Pepino is a simple language for user interface control that lets you describe how behavior is implemented.
Switch branches/tags
Nothing to show
Clone or download
Fetching latest commit…
Cannot retrieve the latest commit at this time.
Permalink
Failed to load latest commit information.
README.md

README.md

Pepino

Pepino is a simple language for user interface control. Like Gherkin, Pepino is a Business Readable, Domain-Specific Language. But while Gherkin describes software's behavior, Pepino describes how that behavior is implemented.

Try Pepino out for yourself: http://pepino-demo.herokuapp.com/

Conventions

  • Source files have .step extension.

Pepino Syntax

Pepino follows many patterns set by the Gherkin language. The following (borrowed from the Gherkin Language wiki) is also true of Pepino:

Like Python and YAML, Gherkin is a line-oriented language that uses indentation to define structure. Line endings terminate statements (eg, steps). Either spaces or tabs may be used for indentation (but spaces are more portable). Most lines start with a keyword.

Comment lines are allowed anywhere in the file. They begin with zero or more spaces, followed by a hash sign (#) and some amount of text.

For a gherkin feature file that looks like this:

1: Feature: Searching for a product by name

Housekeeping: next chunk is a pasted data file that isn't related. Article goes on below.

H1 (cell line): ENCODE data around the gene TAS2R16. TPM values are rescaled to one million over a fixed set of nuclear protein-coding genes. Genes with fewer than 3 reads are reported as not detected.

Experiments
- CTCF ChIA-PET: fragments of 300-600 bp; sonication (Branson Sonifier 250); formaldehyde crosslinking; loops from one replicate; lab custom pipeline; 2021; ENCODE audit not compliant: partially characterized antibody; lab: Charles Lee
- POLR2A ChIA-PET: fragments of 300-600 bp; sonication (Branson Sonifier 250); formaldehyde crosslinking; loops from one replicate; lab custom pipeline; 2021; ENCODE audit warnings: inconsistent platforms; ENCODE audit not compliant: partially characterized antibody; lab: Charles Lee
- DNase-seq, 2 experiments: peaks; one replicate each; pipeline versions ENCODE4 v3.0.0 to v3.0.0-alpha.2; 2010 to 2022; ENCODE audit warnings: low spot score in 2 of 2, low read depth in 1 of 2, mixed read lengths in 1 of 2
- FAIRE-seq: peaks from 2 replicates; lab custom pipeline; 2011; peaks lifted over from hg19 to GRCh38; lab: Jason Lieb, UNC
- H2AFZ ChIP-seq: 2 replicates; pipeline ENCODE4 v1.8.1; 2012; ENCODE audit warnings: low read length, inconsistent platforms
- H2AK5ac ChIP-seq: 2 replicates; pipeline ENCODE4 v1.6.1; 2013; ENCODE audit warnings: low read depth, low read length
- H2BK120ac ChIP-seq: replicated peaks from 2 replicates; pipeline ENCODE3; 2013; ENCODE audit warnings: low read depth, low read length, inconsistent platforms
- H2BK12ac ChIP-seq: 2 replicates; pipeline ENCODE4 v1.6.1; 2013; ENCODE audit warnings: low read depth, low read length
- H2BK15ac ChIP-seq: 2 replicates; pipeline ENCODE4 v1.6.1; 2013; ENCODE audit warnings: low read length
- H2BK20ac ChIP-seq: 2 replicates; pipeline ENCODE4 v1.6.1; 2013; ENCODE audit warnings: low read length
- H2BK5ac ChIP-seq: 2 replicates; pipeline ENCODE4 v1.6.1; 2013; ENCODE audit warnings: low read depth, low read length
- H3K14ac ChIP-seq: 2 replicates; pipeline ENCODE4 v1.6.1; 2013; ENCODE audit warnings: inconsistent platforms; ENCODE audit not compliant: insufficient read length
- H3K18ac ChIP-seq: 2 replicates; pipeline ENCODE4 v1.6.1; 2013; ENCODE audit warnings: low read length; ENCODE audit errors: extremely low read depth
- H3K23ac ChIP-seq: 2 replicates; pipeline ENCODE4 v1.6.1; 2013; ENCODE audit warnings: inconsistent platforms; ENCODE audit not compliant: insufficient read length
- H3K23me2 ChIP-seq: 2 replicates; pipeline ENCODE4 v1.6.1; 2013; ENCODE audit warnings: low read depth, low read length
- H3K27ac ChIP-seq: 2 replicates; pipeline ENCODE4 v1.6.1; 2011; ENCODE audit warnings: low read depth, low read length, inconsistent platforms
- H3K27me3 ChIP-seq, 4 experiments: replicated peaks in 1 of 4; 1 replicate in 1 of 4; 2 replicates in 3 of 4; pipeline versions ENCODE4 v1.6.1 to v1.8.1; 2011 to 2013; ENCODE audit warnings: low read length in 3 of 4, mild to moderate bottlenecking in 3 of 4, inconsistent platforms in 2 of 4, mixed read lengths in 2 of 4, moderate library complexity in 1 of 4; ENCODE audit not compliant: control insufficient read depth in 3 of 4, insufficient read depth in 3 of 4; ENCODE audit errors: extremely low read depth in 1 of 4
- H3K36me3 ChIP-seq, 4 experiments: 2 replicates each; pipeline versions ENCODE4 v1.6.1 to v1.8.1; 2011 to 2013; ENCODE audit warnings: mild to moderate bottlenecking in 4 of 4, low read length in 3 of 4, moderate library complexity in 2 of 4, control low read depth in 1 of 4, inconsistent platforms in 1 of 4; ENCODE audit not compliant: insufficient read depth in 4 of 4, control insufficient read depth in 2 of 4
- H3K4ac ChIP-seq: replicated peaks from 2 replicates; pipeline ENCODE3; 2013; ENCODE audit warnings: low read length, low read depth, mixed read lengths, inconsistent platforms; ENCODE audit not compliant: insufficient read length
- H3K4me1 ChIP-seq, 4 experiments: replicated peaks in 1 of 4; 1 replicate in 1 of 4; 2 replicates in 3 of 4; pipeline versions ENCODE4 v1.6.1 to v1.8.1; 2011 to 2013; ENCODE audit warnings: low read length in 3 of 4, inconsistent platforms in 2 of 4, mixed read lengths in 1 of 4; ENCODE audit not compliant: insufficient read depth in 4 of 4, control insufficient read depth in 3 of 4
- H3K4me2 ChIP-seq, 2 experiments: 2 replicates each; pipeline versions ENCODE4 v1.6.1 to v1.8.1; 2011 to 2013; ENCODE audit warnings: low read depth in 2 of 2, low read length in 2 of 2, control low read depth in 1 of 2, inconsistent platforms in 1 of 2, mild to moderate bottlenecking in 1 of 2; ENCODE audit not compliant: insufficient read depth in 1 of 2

2:   As someone trying to learn about ATDD
3:   I can search for cucumber
4:   So that I can read and learn
5:  
6: Scenario: Valid search
7:   Given I have navigated to the search screen
8:    When I search for "cucumber"
9:    Then I should find "cucumber.io" in the results

... a Pepino source file might look like this:

 1: I have navigated to the search screen
 2:   Navigate to http://mysite.com
 3:
 4: I search for "$SearchTerm"
 5:   Type "$SearchTerm" into <#search> element
 6:   Click the <#submit> button
 7: 
 8: I should find "$ExpectedResult" in the results
 9:   Verify "$ExpectedResult" is in <#results> element

Notice there is no "given", "when" or "then" in the Pepino source file. This is because steps don't necessarily care about what segment of the acceptance criteria they are servicing as long as the text pattern matches in both the feature file and the step file. Lines 1, 4, and 8 contain the text of the matching acceptance criteria segment. Indented below each segment, we find plain english instructions that control a given user interface. Lines 4 and 8 demonstrate how we can use variables to give our steps more flexibility and reusability.

Read More